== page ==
U.K. law firm Norton Rose has expanded its presence in Canada and South Africa by agreeing to merge with Ogilvy Renault and Deneys Reitz respectively.
Post-merger, the Norton Rose will boast of 38 offices worldwide and a combined revenue of more than $1 billion. It will also rise in ranks and be among the top 10 global law firms in terms of number of lawyers as it will boast of more than 2,500 lawyers.
Last year Norton Rose merged with Australian law firm Deacons.
Ogilvy Renault and Denys Reitz will merge with the Norton Group on June 1, 2011.
However, both Ogilvy and Renault will maintain their own remuneration and partnership structures independent of the main Norton Rose LLP. In the future, however, the two firms may opt to merge their profits.
Ogilvy Renault Managing Partner John Coleman and Deneys Reitz Deputy Chairman Rob Otty will join the Norton Rose executive committee. Norton CEO Peter Martyr will continue as the group chief executive and Don Boyd as its deputy chief executive. Stephen Parish will officiate as group chairman.
The latest mergers will give Norton increased strength and depth of resource and legal expertise in areas of life sciences, energy and resources, infrastructure, transport, technology, financial institutions and insurance.
Deneys is one of South Africa's top-tier law firms. It specializes in commerce, industry, mining and finance. The firm has 142 directors and associates across its offices in Johannesburg, Durban and Cape Town.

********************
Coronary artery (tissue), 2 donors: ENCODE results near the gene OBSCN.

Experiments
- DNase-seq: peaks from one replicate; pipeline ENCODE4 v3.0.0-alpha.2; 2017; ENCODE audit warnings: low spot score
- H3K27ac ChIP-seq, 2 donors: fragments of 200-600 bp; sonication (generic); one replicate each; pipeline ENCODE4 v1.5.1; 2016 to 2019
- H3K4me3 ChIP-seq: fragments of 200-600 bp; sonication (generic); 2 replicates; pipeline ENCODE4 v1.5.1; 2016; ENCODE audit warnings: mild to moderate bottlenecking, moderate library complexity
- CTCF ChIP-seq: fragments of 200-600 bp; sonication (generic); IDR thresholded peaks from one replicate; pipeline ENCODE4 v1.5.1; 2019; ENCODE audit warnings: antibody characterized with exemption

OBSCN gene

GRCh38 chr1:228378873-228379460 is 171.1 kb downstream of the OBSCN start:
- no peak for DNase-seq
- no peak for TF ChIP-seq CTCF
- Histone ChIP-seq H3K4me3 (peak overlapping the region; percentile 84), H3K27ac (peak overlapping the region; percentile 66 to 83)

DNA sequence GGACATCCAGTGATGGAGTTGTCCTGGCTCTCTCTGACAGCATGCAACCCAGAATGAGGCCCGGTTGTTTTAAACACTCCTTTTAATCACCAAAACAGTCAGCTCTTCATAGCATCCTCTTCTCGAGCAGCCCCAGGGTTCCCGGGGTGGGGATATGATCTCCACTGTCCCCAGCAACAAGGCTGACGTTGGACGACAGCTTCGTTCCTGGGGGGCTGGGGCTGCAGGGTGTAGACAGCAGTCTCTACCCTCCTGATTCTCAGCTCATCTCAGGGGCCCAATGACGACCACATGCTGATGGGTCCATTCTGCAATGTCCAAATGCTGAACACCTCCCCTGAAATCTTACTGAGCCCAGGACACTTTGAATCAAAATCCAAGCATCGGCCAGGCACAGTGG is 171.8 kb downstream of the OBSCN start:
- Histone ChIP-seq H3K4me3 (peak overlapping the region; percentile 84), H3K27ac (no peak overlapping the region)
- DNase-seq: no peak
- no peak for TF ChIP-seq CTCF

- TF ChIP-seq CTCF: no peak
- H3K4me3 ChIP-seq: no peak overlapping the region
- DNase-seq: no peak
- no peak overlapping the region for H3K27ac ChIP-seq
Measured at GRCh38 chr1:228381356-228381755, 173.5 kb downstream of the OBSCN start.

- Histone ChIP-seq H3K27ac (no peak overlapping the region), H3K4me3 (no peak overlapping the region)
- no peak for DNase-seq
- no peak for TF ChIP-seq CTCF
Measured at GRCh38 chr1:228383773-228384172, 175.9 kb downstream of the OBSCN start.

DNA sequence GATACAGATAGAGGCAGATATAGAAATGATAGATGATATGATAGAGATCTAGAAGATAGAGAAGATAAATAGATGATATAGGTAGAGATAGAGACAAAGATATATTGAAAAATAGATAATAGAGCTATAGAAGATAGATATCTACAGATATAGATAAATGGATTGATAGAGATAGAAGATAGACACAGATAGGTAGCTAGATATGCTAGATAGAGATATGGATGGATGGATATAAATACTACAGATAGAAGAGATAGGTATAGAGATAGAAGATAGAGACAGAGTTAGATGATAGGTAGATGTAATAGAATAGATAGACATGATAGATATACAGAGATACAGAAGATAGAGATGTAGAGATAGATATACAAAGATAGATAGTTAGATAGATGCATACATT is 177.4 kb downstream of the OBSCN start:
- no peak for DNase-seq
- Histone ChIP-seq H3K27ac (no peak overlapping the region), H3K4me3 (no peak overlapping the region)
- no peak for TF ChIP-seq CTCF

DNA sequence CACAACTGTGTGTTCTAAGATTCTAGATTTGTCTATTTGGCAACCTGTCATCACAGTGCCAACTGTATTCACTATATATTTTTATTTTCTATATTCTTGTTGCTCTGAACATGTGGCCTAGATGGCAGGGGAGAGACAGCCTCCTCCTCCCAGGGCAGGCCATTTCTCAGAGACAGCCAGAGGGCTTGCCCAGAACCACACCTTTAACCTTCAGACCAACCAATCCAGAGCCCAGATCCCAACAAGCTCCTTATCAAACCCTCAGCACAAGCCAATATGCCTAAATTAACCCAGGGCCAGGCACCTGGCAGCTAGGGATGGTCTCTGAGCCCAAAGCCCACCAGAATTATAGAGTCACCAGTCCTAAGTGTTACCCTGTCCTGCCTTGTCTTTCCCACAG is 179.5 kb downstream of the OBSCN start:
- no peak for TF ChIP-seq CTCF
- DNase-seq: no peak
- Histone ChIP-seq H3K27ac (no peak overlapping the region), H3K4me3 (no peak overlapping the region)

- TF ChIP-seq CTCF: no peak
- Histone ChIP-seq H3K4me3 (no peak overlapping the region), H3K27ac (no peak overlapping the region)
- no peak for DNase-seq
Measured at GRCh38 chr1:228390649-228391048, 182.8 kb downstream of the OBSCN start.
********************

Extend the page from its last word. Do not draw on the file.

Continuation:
Ogilvy, one of Canada's oldest and leading law firms, boasts of 450 lawyers and has offices in London, Montreal, Ottawa, Quebec, Toronto and Calgary. It specializes in business law, litigation, intellectual property, and employment and labor.
This is a very exciting move for the group and constitutes a significant step towards realizing the group's global ambition of becoming one of the world's leading providers of legal services, with offices in the world's principal business and financial centers, Martyr said.
These firms (Ogilvy and Deneys) have a substantially similar practice focus to ours, which is obviously a large part of the reasoning why we have chosen to tie up with them, he added.